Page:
Thomas Ewbank (11 March 1792 – 16 September 1870) was an English writer on practical mechanics, who was United States Commissioner of Patents from 1849 to 1852.
Ewbank was born at Barnard Castle, Durham, on 11 March 1792. When thirteen years of age he began work as a plumber and brassfounder. In 1812 he went to London, where he was employed in making cases for preserved meats. His spare hours were given to reading. In 1819 he emigrated to America, and next year began business in New York City as a manufacturer of lead, tin, and copper tubing. In 1836 he was able to retire from business and devote himself to studies and writings on mechanics. In 1845–6 he travelled in Brazil, and on his return published an account of his travels as Life in Brazil.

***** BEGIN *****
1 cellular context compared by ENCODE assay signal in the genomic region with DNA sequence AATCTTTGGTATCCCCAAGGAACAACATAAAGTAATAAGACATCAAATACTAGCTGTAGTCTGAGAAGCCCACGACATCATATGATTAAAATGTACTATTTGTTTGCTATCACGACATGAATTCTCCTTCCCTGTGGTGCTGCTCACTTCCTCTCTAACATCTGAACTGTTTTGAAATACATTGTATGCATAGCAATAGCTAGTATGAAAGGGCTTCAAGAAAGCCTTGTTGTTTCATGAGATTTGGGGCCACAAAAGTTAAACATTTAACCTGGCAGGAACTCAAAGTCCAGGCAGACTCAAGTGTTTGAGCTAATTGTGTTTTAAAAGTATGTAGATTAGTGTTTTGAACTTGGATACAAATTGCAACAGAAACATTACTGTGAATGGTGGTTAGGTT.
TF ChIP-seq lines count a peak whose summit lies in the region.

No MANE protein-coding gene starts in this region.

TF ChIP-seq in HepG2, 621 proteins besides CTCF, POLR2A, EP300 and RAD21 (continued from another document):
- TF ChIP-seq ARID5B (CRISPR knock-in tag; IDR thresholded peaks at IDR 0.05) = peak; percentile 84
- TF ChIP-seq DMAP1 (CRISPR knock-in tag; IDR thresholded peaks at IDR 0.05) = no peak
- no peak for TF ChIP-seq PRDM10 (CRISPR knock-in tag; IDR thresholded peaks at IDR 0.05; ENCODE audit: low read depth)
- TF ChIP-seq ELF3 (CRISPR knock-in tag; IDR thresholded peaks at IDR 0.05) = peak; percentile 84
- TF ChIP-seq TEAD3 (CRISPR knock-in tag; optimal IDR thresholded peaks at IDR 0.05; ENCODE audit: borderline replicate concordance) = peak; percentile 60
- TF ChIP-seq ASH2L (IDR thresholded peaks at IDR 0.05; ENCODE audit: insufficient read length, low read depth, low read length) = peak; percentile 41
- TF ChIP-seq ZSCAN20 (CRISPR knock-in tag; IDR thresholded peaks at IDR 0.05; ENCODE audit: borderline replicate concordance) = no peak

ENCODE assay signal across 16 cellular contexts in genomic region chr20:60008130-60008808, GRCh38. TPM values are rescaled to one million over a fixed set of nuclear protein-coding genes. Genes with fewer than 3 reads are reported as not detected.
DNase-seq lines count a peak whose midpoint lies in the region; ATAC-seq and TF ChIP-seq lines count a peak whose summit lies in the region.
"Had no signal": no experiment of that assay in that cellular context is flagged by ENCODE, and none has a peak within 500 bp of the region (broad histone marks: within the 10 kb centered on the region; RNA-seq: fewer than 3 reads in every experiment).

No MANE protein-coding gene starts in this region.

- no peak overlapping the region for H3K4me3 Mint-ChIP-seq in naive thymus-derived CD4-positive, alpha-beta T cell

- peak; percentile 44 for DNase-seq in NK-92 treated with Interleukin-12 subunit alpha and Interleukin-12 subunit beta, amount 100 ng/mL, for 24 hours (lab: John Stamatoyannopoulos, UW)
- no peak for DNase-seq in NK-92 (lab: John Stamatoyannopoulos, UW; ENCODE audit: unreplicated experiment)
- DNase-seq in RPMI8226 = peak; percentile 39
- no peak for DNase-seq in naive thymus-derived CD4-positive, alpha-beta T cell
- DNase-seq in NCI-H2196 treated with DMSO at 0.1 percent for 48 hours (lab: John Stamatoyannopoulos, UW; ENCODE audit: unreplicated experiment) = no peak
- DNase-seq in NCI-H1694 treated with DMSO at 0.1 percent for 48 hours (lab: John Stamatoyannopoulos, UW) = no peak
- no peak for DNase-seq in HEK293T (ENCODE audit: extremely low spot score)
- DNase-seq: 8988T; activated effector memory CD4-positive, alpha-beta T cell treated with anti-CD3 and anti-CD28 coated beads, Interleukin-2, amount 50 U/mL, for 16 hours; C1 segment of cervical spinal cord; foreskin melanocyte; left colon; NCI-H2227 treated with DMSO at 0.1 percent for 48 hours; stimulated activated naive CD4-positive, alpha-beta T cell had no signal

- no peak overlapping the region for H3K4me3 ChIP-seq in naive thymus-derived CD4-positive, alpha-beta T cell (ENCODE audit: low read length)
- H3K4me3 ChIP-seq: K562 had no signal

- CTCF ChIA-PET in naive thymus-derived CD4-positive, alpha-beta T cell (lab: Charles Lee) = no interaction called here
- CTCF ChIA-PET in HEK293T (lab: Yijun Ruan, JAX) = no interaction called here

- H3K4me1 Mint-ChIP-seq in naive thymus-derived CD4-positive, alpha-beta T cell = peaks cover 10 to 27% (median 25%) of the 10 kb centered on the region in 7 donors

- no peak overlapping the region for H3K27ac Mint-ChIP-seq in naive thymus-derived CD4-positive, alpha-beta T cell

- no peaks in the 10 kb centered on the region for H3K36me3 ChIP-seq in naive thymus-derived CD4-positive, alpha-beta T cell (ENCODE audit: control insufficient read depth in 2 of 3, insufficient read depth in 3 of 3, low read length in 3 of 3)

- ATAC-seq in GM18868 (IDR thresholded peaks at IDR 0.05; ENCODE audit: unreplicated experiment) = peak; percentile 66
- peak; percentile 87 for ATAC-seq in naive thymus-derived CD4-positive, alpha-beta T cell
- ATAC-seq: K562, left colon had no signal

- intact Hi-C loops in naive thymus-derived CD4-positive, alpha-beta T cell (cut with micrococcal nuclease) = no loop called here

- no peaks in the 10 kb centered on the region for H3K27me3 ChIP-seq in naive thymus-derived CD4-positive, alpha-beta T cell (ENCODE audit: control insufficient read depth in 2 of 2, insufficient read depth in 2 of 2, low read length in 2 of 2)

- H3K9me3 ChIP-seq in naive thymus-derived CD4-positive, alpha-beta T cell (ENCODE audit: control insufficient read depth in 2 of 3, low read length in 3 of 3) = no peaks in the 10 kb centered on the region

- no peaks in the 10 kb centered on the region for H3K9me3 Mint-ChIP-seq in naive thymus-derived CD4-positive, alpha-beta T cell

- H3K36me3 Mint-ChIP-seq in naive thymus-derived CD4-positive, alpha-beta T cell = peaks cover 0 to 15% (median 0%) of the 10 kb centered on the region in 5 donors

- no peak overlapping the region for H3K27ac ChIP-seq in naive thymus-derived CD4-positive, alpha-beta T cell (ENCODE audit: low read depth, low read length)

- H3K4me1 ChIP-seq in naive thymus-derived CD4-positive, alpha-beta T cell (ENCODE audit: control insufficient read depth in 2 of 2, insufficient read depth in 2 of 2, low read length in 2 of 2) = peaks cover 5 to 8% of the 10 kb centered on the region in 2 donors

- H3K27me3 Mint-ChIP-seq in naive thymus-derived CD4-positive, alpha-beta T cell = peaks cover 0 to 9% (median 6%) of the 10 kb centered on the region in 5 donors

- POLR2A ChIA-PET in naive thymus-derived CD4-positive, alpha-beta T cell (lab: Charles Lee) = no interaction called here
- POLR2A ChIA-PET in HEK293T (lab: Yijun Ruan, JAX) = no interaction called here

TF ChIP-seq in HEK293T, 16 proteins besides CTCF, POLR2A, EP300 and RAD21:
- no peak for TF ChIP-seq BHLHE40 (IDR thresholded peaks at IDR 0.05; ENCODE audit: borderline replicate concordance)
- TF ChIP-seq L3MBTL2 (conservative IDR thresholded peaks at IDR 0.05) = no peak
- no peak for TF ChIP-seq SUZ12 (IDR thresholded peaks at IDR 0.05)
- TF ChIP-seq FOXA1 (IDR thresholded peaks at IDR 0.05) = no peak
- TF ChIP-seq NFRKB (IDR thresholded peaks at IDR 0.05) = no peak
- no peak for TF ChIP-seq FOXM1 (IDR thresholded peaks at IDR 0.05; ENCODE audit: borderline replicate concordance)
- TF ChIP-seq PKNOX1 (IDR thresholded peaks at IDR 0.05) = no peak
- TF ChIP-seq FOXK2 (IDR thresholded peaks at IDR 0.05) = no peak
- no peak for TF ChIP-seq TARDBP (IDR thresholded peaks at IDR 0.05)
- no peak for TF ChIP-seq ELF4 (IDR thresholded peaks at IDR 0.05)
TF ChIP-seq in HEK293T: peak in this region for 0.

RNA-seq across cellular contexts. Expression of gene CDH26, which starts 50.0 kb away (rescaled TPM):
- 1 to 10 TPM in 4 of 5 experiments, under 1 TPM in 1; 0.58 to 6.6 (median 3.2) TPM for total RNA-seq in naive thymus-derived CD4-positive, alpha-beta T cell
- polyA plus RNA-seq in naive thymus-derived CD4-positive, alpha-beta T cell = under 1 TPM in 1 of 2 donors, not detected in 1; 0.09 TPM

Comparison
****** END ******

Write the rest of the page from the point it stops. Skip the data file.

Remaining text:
He was appointed United States Commissioner of Patents by President Taylor in 1849. He was attacked for the manner in which he fulfilled the duties of his office, which he held till 1852. Ewbank was one of the founders and president of the American Ethnological Society. He died at New York on 16 September 1870.
- A Descriptive and Historical Account of Hydraulic and other Machines for Raising Water, Ancient and Modern, including the progressive development of the Steam Engine, New York, 1845, 16th ed. 1876.
- The World a Workshop, or the Physical Relation of Man to the Earth, New York, 1855.
- Thoughts on Matter and Force, New York, 1858.
- Reminiscences of the Patent Office, and of Scenes and Things in Washington, New York, 1859. * Inorganic Forces ordained to supersede Human Slavery, New York, 1860.
Ewbank also wrote a number of scattered papers on scientific subjects. Many of them appeared in the Transactions of the Franklin Institute. His ‘Experiments on Marine Propulsion, or the Virtue of Form in Propelling Blades,’ attracted some attention in Europe.